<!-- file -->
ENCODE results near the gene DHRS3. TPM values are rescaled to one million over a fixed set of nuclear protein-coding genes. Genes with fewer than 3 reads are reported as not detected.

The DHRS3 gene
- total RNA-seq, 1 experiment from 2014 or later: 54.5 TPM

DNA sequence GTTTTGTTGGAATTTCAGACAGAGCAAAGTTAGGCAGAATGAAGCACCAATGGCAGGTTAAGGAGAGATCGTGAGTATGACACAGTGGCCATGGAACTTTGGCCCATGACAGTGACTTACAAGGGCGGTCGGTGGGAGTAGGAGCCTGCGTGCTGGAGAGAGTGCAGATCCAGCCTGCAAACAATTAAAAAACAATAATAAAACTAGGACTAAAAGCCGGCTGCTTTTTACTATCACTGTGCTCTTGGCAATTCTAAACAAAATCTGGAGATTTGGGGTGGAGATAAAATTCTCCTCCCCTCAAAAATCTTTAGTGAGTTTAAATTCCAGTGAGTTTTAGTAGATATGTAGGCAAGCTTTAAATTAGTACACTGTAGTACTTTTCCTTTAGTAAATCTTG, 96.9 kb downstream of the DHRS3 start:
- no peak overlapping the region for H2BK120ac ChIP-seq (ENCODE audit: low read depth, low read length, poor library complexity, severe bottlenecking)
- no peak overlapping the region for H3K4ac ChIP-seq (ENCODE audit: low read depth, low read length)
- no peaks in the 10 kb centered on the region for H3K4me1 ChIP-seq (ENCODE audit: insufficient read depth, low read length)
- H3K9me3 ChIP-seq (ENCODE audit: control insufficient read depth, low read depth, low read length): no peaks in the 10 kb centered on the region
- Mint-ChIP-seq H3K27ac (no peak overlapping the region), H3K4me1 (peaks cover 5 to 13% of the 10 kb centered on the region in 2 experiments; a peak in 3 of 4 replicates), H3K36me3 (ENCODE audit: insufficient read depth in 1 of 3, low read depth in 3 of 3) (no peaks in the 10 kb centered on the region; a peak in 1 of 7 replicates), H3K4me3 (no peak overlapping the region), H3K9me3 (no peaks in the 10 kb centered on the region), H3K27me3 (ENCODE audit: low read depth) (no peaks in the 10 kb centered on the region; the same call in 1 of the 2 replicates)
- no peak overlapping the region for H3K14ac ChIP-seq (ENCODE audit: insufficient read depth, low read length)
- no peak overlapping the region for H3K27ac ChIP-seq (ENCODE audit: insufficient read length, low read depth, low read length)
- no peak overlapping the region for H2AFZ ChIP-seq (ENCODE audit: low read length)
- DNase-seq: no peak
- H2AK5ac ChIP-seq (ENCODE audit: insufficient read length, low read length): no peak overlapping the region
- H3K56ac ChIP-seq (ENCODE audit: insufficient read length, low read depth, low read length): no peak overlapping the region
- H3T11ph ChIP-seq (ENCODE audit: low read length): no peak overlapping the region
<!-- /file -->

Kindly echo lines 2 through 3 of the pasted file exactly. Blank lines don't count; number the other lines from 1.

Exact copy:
The DHRS3 gene
- total RNA-seq, 1 experiment from 2014 or later: 54.5 TPM